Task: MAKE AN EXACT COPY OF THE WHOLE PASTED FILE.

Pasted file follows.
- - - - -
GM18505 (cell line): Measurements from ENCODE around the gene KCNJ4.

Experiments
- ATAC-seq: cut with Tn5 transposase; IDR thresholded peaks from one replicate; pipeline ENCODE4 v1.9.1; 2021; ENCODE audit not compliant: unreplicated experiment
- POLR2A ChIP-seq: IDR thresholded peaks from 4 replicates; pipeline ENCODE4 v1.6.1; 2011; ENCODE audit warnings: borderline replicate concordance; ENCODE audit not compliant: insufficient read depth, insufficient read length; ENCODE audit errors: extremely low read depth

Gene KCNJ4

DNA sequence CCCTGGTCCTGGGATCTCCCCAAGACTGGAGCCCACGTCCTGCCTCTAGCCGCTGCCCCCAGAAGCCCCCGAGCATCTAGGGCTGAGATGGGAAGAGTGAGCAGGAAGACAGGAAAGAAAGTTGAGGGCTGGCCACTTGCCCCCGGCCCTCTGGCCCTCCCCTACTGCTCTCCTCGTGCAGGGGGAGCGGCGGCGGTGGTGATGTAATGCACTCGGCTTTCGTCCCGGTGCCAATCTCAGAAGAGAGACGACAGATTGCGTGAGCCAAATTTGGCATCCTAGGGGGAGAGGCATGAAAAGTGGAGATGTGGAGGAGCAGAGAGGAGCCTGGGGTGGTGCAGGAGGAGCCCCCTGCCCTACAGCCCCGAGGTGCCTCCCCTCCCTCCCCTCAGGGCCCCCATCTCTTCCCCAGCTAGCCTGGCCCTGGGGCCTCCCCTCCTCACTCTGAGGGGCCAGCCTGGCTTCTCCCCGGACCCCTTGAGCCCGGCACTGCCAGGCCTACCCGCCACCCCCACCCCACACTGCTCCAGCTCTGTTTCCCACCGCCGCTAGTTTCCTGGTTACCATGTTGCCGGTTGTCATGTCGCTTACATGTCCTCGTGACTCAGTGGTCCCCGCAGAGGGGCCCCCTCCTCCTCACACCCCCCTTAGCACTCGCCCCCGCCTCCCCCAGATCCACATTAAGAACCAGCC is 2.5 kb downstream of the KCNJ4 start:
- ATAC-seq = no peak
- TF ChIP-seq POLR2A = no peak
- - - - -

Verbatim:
GM18505 (cell line): Measurements from ENCODE around the gene KCNJ4.

Experiments
- ATAC-seq: cut with Tn5 transposase; IDR thresholded peaks from one replicate; pipeline ENCODE4 v1.9.1; 2021; ENCODE audit not compliant: unreplicated experiment
- POLR2A ChIP-seq: IDR thresholded peaks from 4 replicates; pipeline ENCODE4 v1.6.1; 2011; ENCODE audit warnings: borderline replicate concordance; ENCODE audit not compliant: insufficient read depth, insufficient read length; ENCODE audit errors: extremely low read depth

Gene KCNJ4

DNA sequence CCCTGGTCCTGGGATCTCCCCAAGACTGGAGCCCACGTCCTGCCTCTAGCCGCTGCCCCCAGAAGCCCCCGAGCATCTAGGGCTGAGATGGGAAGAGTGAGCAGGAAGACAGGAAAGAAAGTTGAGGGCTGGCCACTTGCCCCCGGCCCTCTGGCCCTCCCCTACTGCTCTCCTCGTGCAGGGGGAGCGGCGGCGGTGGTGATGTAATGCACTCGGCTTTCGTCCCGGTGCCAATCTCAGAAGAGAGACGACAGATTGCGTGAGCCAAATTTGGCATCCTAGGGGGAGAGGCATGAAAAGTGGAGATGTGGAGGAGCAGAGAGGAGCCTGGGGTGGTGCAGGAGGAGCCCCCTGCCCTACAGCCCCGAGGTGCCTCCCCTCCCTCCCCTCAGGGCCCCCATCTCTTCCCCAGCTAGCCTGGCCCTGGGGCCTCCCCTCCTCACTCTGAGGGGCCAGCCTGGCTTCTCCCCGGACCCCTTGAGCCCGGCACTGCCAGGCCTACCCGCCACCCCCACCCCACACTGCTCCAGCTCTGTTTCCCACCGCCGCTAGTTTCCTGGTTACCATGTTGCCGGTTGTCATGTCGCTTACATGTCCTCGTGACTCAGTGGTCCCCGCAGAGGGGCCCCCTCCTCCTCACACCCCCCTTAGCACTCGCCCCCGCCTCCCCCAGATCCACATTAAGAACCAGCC is 2.5 kb downstream of the KCNJ4 start:
- ATAC-seq = no peak
- TF ChIP-seq POLR2A = no peak